Could Supersonic Airline Passenger Travel Return?

Could Supersonic Airline Passenger Travel ReturnAccording to information in a recent NASA press release, the return of supersonic passenger travel on airlines could be closer to reality. It’s all thanks to the agency’s efforts to define a new standard for low sonic booms.

Long before the retirement of the Concord aircraft, supersonic airline travel was banned over the continental U.S. because of the sonic booms created, and some broken windows left on the ground in their wake. But researchers hope to change that.

Could Supersonic Airline Passenger Travel Return

NASA F/A-18 mission support aircraft were used to create low-intensity sonic booms during a resaerch project at the agency’s Armstrong Flight Research Center in Edwards, California. Credit: NASA/Jim Ross

At the Aviation 2014 gathering in Atlanta GA this week, an annual event of the American Institute of Aeronautics and Astronautics, researchers will be sharing progress they are making in overcoming some of the biggest hurdles to supersonic passenger travel.

According to NASA, the research generates data crucial for developing a low-boom standard for the civil aviation industry. NASA works closely with the Federal Aviation Administration and the international aerospace community, including the International Civil Aviation Organization, to gather data and develop new procedures and requirements that may help in a reconsideration of the current ban on supersonic flight over land.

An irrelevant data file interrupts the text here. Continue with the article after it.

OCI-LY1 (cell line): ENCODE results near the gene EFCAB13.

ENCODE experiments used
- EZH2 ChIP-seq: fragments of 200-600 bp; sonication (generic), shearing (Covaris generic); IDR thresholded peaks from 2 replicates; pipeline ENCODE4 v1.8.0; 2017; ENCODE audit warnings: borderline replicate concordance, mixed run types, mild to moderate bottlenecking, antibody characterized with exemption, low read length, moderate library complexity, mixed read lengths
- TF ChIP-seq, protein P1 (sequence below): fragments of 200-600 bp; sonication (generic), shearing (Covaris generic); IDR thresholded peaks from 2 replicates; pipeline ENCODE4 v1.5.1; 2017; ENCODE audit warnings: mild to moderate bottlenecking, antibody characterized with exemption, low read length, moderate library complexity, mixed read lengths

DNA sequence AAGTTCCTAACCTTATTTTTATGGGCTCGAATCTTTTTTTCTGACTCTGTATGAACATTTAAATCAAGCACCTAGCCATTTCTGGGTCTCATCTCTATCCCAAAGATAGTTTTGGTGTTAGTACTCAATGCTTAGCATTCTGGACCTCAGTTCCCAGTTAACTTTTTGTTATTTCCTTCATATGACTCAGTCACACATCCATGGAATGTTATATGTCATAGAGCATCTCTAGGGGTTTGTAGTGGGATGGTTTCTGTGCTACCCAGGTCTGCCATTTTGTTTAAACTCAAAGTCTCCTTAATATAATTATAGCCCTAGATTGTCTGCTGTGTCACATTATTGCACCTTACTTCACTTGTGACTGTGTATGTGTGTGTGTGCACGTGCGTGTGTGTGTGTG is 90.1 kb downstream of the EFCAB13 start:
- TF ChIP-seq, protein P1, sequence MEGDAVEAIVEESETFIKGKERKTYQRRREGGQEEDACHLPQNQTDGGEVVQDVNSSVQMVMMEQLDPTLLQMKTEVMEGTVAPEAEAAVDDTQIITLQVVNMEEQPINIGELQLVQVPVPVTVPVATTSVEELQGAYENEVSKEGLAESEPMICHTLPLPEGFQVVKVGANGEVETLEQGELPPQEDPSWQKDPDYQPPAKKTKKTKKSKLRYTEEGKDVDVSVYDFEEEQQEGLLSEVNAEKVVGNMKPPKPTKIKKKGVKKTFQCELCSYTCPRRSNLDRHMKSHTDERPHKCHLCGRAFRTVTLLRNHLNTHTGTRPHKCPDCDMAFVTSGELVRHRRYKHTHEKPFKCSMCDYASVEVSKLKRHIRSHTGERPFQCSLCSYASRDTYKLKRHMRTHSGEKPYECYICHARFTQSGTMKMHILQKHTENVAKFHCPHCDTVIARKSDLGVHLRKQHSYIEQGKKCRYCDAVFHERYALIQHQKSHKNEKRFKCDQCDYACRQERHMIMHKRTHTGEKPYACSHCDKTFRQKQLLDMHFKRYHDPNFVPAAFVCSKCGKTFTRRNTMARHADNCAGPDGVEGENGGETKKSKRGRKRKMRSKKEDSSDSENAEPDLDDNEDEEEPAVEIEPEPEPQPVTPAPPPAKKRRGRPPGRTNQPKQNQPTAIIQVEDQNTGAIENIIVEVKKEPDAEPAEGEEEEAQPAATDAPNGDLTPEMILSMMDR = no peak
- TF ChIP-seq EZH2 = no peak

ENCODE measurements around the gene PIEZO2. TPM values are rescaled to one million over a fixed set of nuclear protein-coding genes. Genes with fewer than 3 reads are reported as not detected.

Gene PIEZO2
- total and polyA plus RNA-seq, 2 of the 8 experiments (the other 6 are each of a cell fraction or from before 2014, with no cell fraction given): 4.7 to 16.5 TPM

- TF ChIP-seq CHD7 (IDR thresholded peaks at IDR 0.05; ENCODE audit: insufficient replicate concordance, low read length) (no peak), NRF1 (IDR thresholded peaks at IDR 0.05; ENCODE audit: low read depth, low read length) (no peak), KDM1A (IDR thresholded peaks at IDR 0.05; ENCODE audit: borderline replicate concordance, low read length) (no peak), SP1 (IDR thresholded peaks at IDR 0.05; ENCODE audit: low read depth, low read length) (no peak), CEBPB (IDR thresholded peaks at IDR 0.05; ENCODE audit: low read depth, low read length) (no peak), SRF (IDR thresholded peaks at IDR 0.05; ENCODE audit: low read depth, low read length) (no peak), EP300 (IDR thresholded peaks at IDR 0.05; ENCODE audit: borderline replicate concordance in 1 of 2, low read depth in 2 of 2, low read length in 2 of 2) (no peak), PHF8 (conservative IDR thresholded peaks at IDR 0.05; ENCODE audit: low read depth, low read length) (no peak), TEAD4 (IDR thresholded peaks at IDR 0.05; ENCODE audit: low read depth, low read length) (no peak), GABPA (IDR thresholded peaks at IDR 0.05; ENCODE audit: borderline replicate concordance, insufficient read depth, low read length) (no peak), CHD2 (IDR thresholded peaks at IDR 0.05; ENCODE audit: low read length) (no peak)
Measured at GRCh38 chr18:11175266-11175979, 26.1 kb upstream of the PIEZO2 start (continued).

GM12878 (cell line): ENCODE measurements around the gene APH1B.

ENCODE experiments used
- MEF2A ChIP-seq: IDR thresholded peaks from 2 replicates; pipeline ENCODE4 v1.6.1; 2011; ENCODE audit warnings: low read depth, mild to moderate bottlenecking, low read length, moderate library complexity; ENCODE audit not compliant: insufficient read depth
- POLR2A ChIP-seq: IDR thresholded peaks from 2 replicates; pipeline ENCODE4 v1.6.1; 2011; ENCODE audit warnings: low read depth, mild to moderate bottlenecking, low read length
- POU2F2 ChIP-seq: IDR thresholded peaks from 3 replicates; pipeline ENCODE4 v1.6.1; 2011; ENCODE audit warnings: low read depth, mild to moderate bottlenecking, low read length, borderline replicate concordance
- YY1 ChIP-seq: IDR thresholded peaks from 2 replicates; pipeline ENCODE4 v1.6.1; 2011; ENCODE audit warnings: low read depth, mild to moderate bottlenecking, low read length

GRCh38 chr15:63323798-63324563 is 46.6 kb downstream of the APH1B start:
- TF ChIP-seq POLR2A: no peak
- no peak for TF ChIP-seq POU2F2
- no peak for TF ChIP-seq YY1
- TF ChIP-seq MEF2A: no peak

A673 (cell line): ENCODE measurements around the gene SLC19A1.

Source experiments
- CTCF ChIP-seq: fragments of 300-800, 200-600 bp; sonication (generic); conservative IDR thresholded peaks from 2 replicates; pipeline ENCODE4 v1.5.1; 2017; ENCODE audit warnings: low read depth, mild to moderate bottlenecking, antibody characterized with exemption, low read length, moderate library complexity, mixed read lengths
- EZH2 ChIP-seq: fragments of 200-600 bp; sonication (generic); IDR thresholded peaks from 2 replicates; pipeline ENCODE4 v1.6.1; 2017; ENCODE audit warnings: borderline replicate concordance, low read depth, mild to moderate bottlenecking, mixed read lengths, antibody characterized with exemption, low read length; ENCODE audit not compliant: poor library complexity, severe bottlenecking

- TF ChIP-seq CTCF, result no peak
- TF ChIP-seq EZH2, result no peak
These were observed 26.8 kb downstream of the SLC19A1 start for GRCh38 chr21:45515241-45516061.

“Lessening sonic booms — shock waves caused by an aircraft flying faster than the speed of sound — is the most significant hurdle to reintroducing commercial supersonic flight,” said Peter Coen, head of the High Speed Project in NASA’s Aeronautics Research Mission Directorate at the agency’s Headquarters in Washington. “Other barriers include high altitude emissions, fuel efficiency and community noise around airports.”

A recent flight research campaign at NASA’s Armstrong Flight Research Center in Edwards, California, had residents explore ways to assess the public’s response to sonic booms in a real-world setting. Researchers at Armstrong have an advantage — pilots are permitted to fly at supersonic speeds because the facility is located on Edwards Air Force Base.

Similar work is conducted at NASA’s Langley Research Center in Hampton, Virginia, where volunteers from the local community rated sonic booms according to how disruptive they determined the sound to be.

NASA and industry engineers say they believe supersonic research has progressed to the point where the design of a practical low-boom supersonic jet is within reach.

Read more about NASA’s supersonic flight research online at:

About D Robert Curry

D Robert Curry - with over 2 decades of experience in the IT sector and an avid aviator, Mr. Curry covers all Science & Technology and Aviation realted news stories.